Thursday, April 20, 2006

Noises in the Night

click on any photo to enlarge

To avoid as far as possible any disruption to other traffic, Craig planned to move the bus to his home near Wollongong in the early hours of morning. Craig, his long-suffering girlfriend Olivia Walker, and I assembled at Sydney tramway museum at 4.30 AM, armed with some tools in case of trouble, cameras still and video, and drums of water to cope with the losses from the leaky water pump gland.

AT 4.55AM THE RADIATOR RECEIVES THE FIRST OF MANY DRINKS: THE WATER PUMP GLAND GAVE UP LONG AGO, BUT SPARES FOR GARDNER ENGINES ARE NOT DIFFICULT TO OBTAIN

I have to say it was a rare pleasure to be allowed to participate in this undertaking: the combination of the slow steady beat of a Gardner 6LW and the sounds produced by an Albion gearbox is a pretty intoxicating mix. The gearbox is unlike any other in existence, because it has the pre-war specification of helical gear teeth for third gear: the so-called "silent third", which reverted to straight-cut teeth in post WWII production. So it has all the sounds of an Albion CX19, with the added sophistication of "silent third'. Those readers who have heard it will know what I mean.


HEADLAMPS FITTED AROUND 1940 OR '41, AND RUNNING ON 12 VOLTS, ARE NOT A DAZZLE PROBLEM

In pitch darkness at 5 AM the journey began down the Princes Highway. South of Waterfall, we diverted onto the Old Highway, in order to reach Wollongong via Bulli Pass.



CRAIG AT THE WHEEL OF A VEHICLE DATING FROM 1938; HE DATES FROM 1978

Craig correctly reasoned that one short sharp descent would be preferable to the alternative route via Mount Ousely which involves much more hill climbing and a longer, if gentler, descent to the coastal plain. Second gear was used for the majority of the way down the Pass, which has a 20 kph speed limit for trucks and buses. A truck followed us all the way and overtook at one point but showed no desire to exceed our speed. The grade is 1 in 8 at some points.
Unlike some well-worn gearboxes, 1615's showed no sign whatsoever of wanting to jump out of gear on the long 5 kilometre descent, but at the bottom, after acting as a compressor for so long, the engine belched a nuclear mushroom cloud of blue smoke to underline the fact that the piston rings and bores are in dire need of attention.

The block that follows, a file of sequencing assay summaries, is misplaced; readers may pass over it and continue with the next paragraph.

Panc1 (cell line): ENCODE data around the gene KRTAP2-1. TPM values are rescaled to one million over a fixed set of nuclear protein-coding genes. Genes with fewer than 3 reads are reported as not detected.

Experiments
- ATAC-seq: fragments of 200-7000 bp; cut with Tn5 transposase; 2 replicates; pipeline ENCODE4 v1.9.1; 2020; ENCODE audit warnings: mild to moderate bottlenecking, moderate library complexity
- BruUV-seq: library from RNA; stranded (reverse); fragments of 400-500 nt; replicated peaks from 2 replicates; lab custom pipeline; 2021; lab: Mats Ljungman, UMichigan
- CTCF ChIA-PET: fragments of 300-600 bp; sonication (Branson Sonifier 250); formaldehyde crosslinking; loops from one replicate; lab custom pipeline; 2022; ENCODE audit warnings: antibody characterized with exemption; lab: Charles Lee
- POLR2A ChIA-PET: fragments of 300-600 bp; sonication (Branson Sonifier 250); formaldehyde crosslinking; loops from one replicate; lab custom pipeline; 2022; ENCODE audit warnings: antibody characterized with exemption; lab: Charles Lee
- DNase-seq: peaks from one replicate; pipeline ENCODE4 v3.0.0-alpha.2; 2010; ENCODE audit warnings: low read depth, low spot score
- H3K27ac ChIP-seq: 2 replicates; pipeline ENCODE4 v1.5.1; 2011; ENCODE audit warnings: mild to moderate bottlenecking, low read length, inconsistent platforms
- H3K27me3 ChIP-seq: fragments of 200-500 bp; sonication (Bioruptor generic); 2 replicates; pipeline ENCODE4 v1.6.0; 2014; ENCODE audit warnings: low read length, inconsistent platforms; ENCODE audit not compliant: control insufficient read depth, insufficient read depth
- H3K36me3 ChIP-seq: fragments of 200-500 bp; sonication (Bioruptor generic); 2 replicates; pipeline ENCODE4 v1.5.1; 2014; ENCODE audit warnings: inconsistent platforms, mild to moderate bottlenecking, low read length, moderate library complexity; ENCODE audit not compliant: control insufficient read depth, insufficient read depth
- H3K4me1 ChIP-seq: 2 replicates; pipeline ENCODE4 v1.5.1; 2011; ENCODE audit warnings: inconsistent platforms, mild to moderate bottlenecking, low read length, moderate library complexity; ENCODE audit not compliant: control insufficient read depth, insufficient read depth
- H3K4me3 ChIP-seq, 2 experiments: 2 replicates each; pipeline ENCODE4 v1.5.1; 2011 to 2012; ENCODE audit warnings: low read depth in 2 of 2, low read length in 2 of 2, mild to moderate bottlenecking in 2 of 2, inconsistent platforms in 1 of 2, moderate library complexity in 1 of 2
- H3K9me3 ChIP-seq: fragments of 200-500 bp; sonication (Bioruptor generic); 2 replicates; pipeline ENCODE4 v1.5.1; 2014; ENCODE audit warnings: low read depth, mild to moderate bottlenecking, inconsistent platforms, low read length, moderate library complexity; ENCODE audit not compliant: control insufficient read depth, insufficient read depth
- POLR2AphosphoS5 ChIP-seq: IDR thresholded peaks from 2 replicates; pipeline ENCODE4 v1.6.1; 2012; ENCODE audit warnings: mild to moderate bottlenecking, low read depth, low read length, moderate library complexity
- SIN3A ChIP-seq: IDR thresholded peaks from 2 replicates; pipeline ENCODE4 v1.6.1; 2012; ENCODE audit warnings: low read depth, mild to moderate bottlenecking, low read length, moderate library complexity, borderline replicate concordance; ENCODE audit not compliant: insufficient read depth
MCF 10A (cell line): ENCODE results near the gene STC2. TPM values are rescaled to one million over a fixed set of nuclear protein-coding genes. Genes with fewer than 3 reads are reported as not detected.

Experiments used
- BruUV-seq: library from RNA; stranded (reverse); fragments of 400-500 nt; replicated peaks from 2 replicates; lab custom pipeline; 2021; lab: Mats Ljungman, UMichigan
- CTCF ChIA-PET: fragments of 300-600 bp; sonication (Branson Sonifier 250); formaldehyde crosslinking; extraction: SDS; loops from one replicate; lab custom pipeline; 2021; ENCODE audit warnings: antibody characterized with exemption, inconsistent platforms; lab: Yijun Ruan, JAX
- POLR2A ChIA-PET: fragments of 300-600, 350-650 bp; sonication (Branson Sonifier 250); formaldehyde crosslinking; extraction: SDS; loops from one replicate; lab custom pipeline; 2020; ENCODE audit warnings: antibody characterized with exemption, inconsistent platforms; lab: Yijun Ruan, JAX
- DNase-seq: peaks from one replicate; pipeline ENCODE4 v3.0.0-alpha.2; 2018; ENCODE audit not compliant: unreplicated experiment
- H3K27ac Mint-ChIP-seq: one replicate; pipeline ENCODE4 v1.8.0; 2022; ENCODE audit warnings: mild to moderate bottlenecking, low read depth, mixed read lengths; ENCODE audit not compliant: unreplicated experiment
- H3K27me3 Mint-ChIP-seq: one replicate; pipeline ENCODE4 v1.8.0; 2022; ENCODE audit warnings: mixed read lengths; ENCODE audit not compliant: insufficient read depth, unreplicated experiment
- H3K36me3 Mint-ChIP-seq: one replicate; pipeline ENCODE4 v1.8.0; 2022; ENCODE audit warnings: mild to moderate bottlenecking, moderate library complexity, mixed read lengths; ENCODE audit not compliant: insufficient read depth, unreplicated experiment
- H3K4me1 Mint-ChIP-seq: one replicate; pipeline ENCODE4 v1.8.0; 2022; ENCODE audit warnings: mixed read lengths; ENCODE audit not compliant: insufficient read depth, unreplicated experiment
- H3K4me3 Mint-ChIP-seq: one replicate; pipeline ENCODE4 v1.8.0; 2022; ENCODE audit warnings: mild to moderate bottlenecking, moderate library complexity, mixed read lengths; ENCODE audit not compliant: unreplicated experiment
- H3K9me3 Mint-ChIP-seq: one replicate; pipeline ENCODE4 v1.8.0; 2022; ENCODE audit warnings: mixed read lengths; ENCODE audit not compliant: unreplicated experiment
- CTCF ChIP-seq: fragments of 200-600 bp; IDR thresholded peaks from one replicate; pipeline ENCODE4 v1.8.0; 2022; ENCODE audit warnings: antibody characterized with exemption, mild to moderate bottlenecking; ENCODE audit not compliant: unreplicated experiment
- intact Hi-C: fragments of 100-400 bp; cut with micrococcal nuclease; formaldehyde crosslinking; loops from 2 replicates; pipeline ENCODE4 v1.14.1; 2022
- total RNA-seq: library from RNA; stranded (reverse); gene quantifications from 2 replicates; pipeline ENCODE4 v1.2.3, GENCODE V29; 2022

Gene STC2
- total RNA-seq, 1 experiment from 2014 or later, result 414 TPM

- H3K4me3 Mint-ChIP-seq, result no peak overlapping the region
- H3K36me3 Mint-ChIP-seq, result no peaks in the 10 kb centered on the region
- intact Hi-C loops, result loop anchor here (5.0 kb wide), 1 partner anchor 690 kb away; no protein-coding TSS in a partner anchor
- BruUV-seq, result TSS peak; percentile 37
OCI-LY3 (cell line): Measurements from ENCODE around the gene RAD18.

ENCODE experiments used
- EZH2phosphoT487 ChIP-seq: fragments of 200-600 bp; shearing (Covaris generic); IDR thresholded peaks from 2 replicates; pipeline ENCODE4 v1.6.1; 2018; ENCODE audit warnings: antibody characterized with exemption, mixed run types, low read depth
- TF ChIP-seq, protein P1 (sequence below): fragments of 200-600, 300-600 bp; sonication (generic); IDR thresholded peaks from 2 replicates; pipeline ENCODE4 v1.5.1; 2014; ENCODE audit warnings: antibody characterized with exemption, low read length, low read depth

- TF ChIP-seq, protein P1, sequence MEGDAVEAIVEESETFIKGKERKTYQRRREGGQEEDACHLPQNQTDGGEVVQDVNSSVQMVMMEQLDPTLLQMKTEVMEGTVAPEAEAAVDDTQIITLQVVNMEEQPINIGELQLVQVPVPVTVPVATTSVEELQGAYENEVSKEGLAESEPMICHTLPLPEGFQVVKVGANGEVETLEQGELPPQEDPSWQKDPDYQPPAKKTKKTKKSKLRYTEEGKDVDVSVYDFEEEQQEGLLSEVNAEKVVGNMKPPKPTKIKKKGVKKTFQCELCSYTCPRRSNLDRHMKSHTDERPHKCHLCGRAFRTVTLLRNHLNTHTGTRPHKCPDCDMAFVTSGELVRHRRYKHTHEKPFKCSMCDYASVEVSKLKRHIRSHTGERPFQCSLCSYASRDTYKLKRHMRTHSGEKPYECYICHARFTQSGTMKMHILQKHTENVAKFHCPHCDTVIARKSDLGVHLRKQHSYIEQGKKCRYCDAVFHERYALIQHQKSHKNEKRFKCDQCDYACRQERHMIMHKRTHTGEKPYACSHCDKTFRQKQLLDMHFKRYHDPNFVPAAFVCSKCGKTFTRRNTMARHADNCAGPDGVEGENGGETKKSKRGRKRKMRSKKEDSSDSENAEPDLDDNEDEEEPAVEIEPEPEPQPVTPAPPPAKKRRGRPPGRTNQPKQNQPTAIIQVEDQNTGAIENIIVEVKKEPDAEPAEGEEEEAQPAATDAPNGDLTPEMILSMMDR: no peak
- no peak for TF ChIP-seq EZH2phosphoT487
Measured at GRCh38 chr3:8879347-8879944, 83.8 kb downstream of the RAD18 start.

By 6.40 AM we were outside Craig's home in Figtree; about 55 km from Loftus we reckon, without a moment's trouble from the old girl, apart for some pauses for a drink of water in the radiator.
Reversing into the entrance drive was quickly completed, Olivia took a shower and departed for work, and some flattened cardboard was pushed under the engine of 1615 to catch the various fluid leaks from the machinery room behind the radiator.



DESPITE HAVING ITS TOP DECK OFF, THE DOUBLE DECKER IS STILL TOO HIGH TO FIT INTO THE AVERAGE GARAGE

Next step: remove the front fascia of the garage so the bus can fit under the entrance beam to be locked away for the next few years while work proceeds on the body frame, cutting out the many rusted sections, welding in new metal, and returning it to 1939 condition.



IN THE DRIVE. CRAIG PARKINSON STANDS BY WHAT WILL KEEP HIM OFF THE GOLF COURSE FOR A FEW YEARS



SWEEPING UP THE LEAVES AND TWIGS DISLODGED BY THE PROCESS OF REVERSING INTO THE DRIVE.
THE BUS AWAITS THE REMOVAL OF THE GARAGE FASCIA TO PERMIT IT TO ENTER. MISSION ACCOMPLISHED

1 Comments:

Blogger Gwilym said...

WOW!!! How impressive, both the scale of the project at hand and the blog Dad!! When I left this was just one single page with no photos, haven't you been a busy boy!

4/25/06, 8:38 PM  

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